Thank you for your interest in Open Inquiry Archive. If you would like to send feedback or a suggestion, please contact one of the editors listed below. If you would like to explore submitting a paper for possible publication, please read our Submission Guidelines and/or please contact one of the editors listed below. Thanks.
Gordon Arnold, Ph.D., editor
Gordon Arnold is a professor of liberal arts at a Montserrat College of Art and the author of several books, including Projecting the End of the American Dream (2013) and The Afterlife of America’s War in Vietnam (2006).
Contact him here.
Sandra Cheng, Ph.D., editor
Sandra Cheng is Assistant Professor of Art History at the New York City College of Technology. Sandra specializes in Italian Renaissance and Baroque art. Her current research examines the production and reception of early modern caricature. Her secondary fields of interest include the history of photography and contemporary art.
Contact her here.
Kimberlee A. Cloutier-Blazzard, Ph.D., editor
Kimberlee taught Art History at Boston area colleges for fifteen years, covering Islamic Arts, Buddhist World Art, Arts of China and Japan, Art of the Italian Renaissance, as well as surveys of Western art. She is the current development associate, and former 2012 site administrator, for the Sargent House Museum. She works as a freelance writer, editor, translator and project manager. She is a content contributor for the Art History Guild. She has published across disciplines and historical periods, in outlets online and academic. She is currently co-authoring two books (one on Deformity in Baroque Art, the other on Comic Portraiture in Early Modern Art) and co-editing and contributing to a third (Buried Treasures: Locating American Art Outside of the Predictable Art Museums). Open Inquiry Archive is her latest online venture.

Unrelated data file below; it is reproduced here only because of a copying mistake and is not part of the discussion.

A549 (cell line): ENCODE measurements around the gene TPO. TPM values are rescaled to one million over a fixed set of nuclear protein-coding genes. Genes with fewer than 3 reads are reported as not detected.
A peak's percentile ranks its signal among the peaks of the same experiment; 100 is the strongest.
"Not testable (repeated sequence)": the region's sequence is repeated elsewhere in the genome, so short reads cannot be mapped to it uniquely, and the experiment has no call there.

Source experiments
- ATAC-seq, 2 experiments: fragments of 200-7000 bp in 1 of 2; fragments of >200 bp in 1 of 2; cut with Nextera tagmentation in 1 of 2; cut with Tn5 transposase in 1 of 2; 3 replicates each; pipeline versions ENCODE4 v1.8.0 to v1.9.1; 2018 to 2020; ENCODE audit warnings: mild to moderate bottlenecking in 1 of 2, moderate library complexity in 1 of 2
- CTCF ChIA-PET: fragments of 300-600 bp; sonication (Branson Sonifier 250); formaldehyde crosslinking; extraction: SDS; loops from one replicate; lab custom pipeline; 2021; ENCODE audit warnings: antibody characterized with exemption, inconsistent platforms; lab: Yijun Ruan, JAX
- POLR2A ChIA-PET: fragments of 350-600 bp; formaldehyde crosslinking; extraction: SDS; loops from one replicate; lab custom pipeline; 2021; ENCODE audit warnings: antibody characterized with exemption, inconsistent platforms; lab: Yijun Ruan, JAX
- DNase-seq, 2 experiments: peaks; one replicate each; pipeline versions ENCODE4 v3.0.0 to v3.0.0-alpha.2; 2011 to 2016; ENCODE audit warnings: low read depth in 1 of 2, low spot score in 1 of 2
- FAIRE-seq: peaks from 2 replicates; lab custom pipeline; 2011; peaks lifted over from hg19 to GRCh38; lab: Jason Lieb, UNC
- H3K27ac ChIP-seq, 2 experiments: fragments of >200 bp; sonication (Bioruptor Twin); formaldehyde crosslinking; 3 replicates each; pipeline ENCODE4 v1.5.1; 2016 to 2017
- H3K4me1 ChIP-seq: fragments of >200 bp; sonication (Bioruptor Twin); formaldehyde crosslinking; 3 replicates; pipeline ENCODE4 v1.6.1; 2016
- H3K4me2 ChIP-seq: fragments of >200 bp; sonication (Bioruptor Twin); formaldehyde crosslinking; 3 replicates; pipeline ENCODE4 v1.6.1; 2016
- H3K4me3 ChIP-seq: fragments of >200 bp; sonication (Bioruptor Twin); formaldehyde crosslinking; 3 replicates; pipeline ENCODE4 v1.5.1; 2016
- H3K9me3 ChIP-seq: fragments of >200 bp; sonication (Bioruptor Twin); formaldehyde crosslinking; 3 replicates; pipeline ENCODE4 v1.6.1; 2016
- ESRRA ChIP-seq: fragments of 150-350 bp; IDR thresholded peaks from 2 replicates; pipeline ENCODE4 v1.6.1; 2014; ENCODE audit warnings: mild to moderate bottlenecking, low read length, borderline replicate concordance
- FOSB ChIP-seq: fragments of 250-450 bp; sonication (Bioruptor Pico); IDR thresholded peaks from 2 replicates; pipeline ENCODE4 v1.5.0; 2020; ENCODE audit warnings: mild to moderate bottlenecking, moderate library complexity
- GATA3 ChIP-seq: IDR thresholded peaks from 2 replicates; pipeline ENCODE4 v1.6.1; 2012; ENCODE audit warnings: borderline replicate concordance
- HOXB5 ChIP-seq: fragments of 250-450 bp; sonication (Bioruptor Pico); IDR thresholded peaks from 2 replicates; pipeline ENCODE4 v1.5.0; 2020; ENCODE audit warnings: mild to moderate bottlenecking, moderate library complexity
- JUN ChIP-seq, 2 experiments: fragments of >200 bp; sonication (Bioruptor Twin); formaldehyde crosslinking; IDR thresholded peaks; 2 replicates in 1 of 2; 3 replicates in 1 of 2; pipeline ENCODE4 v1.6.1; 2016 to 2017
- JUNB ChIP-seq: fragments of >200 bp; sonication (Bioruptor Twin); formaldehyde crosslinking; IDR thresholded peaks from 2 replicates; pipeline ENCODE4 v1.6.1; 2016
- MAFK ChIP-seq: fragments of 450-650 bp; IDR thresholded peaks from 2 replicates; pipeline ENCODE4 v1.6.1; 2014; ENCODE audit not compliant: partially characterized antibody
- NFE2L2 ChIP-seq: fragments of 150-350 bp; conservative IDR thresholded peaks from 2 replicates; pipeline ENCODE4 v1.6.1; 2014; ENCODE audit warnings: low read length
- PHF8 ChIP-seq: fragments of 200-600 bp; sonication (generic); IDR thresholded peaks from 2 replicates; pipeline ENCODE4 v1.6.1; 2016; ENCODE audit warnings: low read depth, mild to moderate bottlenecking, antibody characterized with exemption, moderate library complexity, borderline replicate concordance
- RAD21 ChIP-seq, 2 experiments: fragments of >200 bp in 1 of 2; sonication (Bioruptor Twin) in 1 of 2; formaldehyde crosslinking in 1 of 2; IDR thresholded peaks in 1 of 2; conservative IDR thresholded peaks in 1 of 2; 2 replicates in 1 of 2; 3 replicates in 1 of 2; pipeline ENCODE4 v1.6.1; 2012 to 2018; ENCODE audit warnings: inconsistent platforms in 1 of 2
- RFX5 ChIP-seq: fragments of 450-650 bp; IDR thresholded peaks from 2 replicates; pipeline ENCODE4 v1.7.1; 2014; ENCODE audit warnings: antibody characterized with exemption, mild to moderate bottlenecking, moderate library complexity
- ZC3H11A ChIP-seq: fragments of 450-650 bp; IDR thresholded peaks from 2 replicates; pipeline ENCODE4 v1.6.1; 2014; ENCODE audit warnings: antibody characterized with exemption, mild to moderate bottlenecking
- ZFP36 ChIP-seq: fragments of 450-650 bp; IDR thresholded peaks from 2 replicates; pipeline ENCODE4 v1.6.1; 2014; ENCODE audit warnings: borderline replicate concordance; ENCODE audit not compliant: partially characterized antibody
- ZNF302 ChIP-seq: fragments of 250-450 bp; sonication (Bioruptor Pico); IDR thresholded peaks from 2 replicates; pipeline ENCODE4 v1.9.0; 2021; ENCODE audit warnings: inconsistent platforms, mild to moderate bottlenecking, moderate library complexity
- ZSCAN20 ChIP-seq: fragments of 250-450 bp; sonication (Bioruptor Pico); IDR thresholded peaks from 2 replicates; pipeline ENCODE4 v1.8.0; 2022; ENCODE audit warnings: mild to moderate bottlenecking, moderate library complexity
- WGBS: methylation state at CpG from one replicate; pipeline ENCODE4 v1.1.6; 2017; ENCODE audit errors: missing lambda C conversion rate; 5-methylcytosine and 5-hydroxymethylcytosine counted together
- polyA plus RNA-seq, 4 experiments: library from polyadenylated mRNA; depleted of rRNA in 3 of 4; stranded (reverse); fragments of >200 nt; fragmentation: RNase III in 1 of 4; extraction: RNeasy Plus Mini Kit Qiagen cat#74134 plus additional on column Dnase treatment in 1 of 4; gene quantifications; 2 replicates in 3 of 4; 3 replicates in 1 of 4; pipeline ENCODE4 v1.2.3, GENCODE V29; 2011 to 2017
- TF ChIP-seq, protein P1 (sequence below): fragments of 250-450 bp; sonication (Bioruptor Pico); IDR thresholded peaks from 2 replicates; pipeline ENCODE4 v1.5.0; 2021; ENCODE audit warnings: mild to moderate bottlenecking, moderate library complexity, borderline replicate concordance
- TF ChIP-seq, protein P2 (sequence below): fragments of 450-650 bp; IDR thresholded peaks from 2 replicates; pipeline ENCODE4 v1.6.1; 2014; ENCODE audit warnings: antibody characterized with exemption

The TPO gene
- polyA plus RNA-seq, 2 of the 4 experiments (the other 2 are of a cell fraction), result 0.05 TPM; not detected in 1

Benjamin Harvey, Ph.D.
Benjamin Harvey is Associate Professor in Art History at Mississippi State University. Benjamin received his graduate degrees in Art History from the University of Birmingham, UK, and UNC-Chapel Hill. His research focuses on word and image issues, especially as they pertain to the art and literature of nineteenth-century France and early twentieth-century Britain. Ben’s work has appeared in numerous venues, including publications by Cornell University Press, Edinburgh University Press, and Palgrave MacMillan. He is currently editing two collections: one of Virginia Woolf’s essays on visual culture, and the other of Roger Fry’s writings on Paul Cézanne. He has interests in interdisciplinary approaches to the humanities and a commitment to supporting web-based, open-access art history projects. Contact him here.
Kirstin Ringelberg, Ph.D.
Kirstin Ringelberg is an Associate Professor and Coordinator of the Art History Program at Elon University. Kirstin works on the intersections of identity and historiography in modern and contemporary art history and visual culture, usually that taking place in the United States, France, and Japan. She has authored a book (Redefining Gender in American Impressionist Studio Paintings: Work Place/Domestic Space, Ashgate, 2010) and some articles (for example “The Faked Pain of the Artist” in Representations of Pain” in Art & Visual Culture, ed. James Elkins & Maria Pia di Bella, Routledge, 2012; and “’This Art’s Kind of a Girly Thing’: Art, Status, and Gender on The Sopranos and Northern Exposure” in Considering David Chase, ed., Thomas Fahy, McFarland & Company, 2007). She can be reached here.